The playful nature of certain dogs never fades away, and they're always ready for a game, whereas the reserved and serious tendencies of other dogs develop through time. Think about how many times a day you want to play fetch or tag with your dog, and whether or not you have children or other dogs who can act as substitutes.

Personality Appearance


In the same way as working dogs, such as those that herd sheep, are bred for intelligence and decision-making, working dogs like those who run all day need to exercise their bodies. The two most common activities that a bored pet engages in are digging and chewing, both of which require mental stimulation. There are several ways to keep a dog's brain active, including obedience training, interactive dog toys like tug of war, and dog sports like agility and search and rescue.

Energy Level

Energy-draining dogs are always on the lookout for a new activity. There are several jobs that require a lot of stamina from dogs, such as herding livestock or recovering prey for hunters. Children are more likely to engage in activities such as jumping, playing and exploring new sights and smells as a result of this change in their environment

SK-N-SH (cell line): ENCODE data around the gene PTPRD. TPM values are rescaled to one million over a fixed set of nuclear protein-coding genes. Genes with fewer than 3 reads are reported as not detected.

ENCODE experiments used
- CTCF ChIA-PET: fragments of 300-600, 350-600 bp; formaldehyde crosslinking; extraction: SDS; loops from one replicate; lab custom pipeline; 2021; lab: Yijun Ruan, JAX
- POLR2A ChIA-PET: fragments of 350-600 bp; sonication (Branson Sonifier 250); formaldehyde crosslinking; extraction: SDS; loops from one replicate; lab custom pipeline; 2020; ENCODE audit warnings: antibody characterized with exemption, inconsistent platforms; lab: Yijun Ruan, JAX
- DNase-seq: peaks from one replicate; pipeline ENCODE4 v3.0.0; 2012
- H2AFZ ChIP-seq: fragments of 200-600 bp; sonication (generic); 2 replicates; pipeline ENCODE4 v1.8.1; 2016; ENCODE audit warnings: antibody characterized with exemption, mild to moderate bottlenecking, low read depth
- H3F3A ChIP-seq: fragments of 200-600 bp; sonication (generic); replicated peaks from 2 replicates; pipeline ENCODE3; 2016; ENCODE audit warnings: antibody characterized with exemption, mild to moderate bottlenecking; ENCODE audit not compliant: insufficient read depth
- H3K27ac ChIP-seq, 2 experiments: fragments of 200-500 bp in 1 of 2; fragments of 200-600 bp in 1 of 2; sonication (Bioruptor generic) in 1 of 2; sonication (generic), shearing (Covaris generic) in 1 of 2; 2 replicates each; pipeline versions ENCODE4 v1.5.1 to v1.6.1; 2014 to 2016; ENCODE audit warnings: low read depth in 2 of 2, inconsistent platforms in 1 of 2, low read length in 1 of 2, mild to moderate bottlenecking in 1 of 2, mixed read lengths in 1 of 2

A low-energy dog is more like a couch potato than a dog that needs a lot of exercise. Think about your level of physical activity and whether or not you find a hyperactive dog irritating before making your final choice.

Easy To Train

Easy to train dogs can more easily form associations between a cue (like "sit"), an action (like sitting), and a reward than dogs that are more difficult to train. Dogs that require more time, patience, and repetition are more difficult to train.